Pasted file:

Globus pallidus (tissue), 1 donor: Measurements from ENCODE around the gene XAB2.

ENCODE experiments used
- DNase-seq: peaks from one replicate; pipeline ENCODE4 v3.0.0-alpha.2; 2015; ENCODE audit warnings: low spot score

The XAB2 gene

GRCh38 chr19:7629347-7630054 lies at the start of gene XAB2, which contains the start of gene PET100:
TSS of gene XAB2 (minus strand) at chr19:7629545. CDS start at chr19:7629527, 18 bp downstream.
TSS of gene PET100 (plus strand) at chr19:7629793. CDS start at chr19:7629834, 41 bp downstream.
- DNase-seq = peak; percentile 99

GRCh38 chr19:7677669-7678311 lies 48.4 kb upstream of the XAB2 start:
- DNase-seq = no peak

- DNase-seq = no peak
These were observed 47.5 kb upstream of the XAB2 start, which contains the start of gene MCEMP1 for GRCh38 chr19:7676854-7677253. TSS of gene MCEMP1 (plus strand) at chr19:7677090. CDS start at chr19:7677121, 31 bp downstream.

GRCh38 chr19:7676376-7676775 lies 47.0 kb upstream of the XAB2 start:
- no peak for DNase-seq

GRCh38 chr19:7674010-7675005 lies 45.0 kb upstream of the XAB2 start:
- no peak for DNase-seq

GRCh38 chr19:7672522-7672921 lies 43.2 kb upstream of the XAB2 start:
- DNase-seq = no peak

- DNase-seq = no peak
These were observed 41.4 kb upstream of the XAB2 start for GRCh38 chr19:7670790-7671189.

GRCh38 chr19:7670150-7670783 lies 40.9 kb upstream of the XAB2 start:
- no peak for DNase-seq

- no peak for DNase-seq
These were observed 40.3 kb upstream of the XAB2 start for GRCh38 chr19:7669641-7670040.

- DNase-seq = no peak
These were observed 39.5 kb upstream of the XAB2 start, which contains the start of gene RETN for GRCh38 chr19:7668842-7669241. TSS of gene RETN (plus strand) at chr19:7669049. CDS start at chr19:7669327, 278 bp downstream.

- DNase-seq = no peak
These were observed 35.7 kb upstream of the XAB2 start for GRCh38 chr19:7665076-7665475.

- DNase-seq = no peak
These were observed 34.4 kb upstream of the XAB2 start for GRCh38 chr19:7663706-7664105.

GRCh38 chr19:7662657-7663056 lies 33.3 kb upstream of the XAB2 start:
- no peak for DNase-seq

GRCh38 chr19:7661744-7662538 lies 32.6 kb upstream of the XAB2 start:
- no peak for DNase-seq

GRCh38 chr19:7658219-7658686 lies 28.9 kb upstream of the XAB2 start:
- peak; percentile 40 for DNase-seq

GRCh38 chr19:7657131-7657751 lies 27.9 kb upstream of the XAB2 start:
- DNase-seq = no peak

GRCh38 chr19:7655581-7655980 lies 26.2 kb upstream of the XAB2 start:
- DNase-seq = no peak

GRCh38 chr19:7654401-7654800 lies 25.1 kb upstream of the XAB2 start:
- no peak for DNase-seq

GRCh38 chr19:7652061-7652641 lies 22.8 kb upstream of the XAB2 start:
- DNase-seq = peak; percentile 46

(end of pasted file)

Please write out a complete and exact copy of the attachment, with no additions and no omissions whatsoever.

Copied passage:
Globus pallidus (tissue), 1 donor: Measurements from ENCODE around the gene XAB2.

ENCODE experiments used
- DNase-seq: peaks from one replicate; pipeline ENCODE4 v3.0.0-alpha.2; 2015; ENCODE audit warnings: low spot score

The XAB2 gene

GRCh38 chr19:7629347-7630054 lies at the start of gene XAB2, which contains the start of gene PET100:
TSS of gene XAB2 (minus strand) at chr19:7629545. CDS start at chr19:7629527, 18 bp downstream.
TSS of gene PET100 (plus strand) at chr19:7629793. CDS start at chr19:7629834, 41 bp downstream.
- DNase-seq = peak; percentile 99

GRCh38 chr19:7677669-7678311 lies 48.4 kb upstream of the XAB2 start:
- DNase-seq = no peak

- DNase-seq = no peak
These were observed 47.5 kb upstream of the XAB2 start, which contains the start of gene MCEMP1 for GRCh38 chr19:7676854-7677253. TSS of gene MCEMP1 (plus strand) at chr19:7677090. CDS start at chr19:7677121, 31 bp downstream.

GRCh38 chr19:7676376-7676775 lies 47.0 kb upstream of the XAB2 start:
- no peak for DNase-seq

GRCh38 chr19:7674010-7675005 lies 45.0 kb upstream of the XAB2 start:
- no peak for DNase-seq

GRCh38 chr19:7672522-7672921 lies 43.2 kb upstream of the XAB2 start:
- DNase-seq = no peak

- DNase-seq = no peak
These were observed 41.4 kb upstream of the XAB2 start for GRCh38 chr19:7670790-7671189.

GRCh38 chr19:7670150-7670783 lies 40.9 kb upstream of the XAB2 start:
- no peak for DNase-seq

- no peak for DNase-seq
These were observed 40.3 kb upstream of the XAB2 start for GRCh38 chr19:7669641-7670040.

- DNase-seq = no peak
These were observed 39.5 kb upstream of the XAB2 start, which contains the start of gene RETN for GRCh38 chr19:7668842-7669241. TSS of gene RETN (plus strand) at chr19:7669049. CDS start at chr19:7669327, 278 bp downstream.

- DNase-seq = no peak
These were observed 35.7 kb upstream of the XAB2 start for GRCh38 chr19:7665076-7665475.

- DNase-seq = no peak
These were observed 34.4 kb upstream of the XAB2 start for GRCh38 chr19:7663706-7664105.

GRCh38 chr19:7662657-7663056 lies 33.3 kb upstream of the XAB2 start:
- no peak for DNase-seq

GRCh38 chr19:7661744-7662538 lies 32.6 kb upstream of the XAB2 start:
- no peak for DNase-seq

GRCh38 chr19:7658219-7658686 lies 28.9 kb upstream of the XAB2 start:
- peak; percentile 40 for DNase-seq

GRCh38 chr19:7657131-7657751 lies 27.9 kb upstream of the XAB2 start:
- DNase-seq = no peak

GRCh38 chr19:7655581-7655980 lies 26.2 kb upstream of the XAB2 start:
- DNase-seq = no peak

GRCh38 chr19:7654401-7654800 lies 25.1 kb upstream of the XAB2 start:
- no peak for DNase-seq

GRCh38 chr19:7652061-7652641 lies 22.8 kb upstream of the XAB2 start:
- DNase-seq = peak; percentile 46